Malta Towns & Villages
Malta Tourist Attractions include history, culture, the arts, beautiful beaches, religion and many other activities. If you are spending your holidays in Malta this year, spend a few minutes getting to know some basic information on the Maltese Islands and its various Towns & Villages.
The MALTESE ISLANDS are Malta, Gozo, Comino, Filfla and Fungus Rock. Only the first three are inhabited, but the other two are well known for their flora and fauna. The main Islands however are MALTA and its sister island, GOZO. Malta is virtually at the centre of the Mediterranean 93km south of Sicily and 288km north of Africa. Population is approximately 412,000, with twice as many (and more) first and second generation Maltese having settled in several areas, notably in the UK, Australia, Canada, United States, Italy and elsewhere.
Malta is the third most densely populated country in the world. Its natural resources are nearly non existent, except for the famous golden limestone used for our buildings. We produce only 20% of our food requirements and have no domestic energy sources. The main industries of the Maltese Islands are Tourism, Construction, Agriculture and various small industries. with Information Technology and Telecommunications are becoming really active industry today.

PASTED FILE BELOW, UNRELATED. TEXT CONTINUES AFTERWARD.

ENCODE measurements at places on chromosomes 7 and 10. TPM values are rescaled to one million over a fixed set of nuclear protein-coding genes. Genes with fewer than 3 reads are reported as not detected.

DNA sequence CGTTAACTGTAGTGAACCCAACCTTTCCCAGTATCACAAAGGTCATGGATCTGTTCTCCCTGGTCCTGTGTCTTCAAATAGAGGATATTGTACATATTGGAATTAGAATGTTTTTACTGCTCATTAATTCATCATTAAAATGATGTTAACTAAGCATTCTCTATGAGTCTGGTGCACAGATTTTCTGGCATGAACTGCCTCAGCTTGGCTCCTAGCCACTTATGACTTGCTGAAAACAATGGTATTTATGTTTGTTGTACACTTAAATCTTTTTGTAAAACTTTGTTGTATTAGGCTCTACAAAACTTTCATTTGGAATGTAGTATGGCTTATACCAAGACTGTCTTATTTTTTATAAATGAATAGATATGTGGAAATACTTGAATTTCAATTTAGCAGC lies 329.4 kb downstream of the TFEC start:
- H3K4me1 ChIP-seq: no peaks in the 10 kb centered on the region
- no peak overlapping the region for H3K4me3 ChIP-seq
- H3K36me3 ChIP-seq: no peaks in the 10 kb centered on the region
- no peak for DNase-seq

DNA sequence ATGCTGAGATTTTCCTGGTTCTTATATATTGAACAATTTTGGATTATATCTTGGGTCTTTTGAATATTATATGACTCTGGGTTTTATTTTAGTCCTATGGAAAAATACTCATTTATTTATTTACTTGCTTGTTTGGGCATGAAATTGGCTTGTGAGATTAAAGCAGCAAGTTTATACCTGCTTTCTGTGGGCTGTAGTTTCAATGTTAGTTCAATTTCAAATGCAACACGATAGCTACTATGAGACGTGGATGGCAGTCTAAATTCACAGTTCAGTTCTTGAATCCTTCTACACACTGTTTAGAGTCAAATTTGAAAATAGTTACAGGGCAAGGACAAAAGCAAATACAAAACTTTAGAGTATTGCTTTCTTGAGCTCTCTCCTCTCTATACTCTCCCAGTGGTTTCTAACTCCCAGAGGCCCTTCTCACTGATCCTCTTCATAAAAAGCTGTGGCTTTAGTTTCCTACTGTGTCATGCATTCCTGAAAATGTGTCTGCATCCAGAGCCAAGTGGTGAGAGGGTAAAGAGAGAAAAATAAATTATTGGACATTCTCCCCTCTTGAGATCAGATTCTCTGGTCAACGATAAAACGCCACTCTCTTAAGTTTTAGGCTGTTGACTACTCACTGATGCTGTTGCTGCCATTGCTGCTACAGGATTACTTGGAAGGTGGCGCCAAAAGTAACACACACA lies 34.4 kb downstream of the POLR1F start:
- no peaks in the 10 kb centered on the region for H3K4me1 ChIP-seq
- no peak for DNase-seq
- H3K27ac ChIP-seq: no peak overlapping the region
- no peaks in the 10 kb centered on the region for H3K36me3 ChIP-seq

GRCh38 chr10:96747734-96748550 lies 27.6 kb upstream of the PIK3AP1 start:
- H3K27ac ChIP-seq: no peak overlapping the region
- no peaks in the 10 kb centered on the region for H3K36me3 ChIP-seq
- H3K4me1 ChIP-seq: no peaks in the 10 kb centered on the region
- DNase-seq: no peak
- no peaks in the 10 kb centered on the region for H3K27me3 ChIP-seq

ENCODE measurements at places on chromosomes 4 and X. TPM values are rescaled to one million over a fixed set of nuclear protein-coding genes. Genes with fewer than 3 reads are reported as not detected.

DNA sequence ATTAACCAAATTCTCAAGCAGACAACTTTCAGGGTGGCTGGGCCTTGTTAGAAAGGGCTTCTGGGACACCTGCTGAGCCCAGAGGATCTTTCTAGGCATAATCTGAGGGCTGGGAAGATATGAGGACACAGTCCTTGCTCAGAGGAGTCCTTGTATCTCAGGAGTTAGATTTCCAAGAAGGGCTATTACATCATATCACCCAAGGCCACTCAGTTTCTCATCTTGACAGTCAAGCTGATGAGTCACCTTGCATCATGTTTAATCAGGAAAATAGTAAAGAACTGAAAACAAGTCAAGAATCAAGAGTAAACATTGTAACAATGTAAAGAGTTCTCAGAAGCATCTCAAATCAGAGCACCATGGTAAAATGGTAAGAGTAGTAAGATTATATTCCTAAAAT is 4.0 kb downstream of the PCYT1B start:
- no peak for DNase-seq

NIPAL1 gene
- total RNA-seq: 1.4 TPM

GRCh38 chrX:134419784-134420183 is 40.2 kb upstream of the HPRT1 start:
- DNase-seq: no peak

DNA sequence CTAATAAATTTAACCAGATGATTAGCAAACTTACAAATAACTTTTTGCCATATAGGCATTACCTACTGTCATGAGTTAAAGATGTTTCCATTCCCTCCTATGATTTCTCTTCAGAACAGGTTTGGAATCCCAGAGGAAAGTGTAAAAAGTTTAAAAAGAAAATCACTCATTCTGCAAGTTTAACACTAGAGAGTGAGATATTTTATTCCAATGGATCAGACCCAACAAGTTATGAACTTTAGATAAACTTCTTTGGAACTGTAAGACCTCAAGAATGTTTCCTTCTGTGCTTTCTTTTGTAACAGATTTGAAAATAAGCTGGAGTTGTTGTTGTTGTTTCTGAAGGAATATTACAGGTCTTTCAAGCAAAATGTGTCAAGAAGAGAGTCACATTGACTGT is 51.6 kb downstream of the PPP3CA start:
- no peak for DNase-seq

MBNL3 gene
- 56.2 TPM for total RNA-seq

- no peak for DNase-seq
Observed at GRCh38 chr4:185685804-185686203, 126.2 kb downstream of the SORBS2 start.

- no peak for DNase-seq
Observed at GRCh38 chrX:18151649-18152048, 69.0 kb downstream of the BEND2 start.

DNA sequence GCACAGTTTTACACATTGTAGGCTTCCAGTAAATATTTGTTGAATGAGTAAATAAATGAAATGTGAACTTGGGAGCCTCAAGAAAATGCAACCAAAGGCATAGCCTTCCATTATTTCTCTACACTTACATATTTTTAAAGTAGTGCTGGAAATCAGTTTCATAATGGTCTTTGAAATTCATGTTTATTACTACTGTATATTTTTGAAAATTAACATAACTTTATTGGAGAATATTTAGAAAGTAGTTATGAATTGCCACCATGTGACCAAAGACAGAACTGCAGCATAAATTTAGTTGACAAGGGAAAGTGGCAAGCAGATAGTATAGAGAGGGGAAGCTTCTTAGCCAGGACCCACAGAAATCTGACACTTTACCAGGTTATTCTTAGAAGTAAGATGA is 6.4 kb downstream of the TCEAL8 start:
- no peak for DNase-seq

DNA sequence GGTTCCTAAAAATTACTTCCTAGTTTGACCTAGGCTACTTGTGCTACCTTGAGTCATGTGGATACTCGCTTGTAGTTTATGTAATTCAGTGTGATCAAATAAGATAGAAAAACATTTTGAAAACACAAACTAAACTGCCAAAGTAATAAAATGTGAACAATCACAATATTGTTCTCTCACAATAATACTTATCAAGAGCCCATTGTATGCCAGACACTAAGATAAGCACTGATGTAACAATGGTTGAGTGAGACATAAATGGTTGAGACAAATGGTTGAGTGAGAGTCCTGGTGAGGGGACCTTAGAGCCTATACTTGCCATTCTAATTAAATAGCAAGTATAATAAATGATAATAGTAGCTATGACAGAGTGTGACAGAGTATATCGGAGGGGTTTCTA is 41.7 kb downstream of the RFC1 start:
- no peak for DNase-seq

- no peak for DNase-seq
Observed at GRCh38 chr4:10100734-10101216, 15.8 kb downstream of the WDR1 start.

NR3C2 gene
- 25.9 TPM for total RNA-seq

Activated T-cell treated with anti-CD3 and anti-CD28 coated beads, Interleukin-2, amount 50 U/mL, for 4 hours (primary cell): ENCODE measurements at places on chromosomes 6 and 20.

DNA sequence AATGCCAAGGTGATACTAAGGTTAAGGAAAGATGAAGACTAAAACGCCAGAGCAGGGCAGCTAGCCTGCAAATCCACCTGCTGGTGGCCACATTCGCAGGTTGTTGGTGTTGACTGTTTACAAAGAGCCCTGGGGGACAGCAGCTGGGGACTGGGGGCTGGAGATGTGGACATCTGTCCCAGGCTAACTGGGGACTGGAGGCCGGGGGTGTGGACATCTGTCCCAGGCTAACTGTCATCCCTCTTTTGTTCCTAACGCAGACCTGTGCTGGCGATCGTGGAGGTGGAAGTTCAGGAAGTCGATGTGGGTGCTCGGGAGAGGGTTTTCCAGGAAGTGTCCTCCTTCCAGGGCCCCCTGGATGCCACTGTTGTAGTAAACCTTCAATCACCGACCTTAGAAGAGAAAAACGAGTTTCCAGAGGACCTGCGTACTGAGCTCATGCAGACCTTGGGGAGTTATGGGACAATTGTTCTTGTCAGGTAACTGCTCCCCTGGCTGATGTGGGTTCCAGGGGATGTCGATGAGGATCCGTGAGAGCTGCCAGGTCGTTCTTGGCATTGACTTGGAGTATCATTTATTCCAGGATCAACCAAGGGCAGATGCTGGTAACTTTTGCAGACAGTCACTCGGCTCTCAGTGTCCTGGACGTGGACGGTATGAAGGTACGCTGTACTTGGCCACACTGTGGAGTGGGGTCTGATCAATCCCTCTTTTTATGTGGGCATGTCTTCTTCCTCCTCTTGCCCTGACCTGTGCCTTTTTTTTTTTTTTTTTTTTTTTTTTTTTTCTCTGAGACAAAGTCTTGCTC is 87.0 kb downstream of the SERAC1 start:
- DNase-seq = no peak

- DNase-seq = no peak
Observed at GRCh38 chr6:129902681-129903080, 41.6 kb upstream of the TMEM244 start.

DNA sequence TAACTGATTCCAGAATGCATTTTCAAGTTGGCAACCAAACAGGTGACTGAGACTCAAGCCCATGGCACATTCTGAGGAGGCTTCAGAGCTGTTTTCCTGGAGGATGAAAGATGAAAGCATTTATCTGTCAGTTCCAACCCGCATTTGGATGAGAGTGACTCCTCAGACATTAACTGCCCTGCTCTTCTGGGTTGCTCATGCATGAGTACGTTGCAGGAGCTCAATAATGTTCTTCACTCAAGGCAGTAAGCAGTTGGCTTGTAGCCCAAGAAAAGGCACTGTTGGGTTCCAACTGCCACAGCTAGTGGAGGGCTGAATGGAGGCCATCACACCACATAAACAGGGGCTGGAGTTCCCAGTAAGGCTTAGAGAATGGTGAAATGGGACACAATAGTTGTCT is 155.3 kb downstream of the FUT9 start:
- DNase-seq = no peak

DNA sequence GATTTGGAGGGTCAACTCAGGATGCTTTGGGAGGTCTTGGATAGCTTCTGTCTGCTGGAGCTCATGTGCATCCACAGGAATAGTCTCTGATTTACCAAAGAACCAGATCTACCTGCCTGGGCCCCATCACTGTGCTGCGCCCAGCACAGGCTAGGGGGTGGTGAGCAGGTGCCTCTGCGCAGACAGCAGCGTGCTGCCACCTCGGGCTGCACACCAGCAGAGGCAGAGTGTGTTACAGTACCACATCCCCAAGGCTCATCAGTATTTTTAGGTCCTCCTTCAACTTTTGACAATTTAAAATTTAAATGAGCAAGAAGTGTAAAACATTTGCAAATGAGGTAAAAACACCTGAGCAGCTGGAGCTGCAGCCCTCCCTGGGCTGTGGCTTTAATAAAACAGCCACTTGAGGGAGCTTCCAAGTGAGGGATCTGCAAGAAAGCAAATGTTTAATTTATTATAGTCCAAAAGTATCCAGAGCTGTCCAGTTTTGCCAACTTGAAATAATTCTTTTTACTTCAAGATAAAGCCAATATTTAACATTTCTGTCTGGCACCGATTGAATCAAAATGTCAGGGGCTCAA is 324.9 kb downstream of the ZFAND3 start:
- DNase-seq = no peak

Malta is a nation state, and these Islands are Members of the United Nations, European Union, the British Commonwealth of Nations, the Council of Europe, and several other important treaty organisations. Malta and Gozo have political, social and commercial relations with several countries and contributes people and know-how in many fields.
Malta and Gozo are famous for their ancient history, actually predating history due to the evidence of some colossal and well-preserved stone Temples from prehistoric times, some of these being dated older than the Pyramids of Egypt. But their fame is also due to the Two Great Sieges, one in 1565 when the Turkish Empire with all its might could not conquer little Malta, with its tall bastions, the brave Knights of St John and the local people whose support and determination were crucial; the other momentous event being the Second World war (1939 -1942) when Malta's successful stand-off against the aggressive and fearful airplane attacks, contributing in a massive way towards the final armistice, with Malta's people besieged, hungry but proudly helping the Allies to victory.
Malta was governed over the century by several powers including the Romans, the Byzantines, the Angevins, the Castillians, the Arabs, the Normans, the Kingdom of the two Sicilies, the Knights of Saint John of Jerusalem, the Napoleonic French, the British. Independence within the British Commonwealth came on 21st September 1964. Malta was declared a Republic on 13th December 1973, but British influence is still very evident. English is registered as an official language together with its native Maltese. In May 2004 Malta joined the European Union, another important date in its long and chequered history.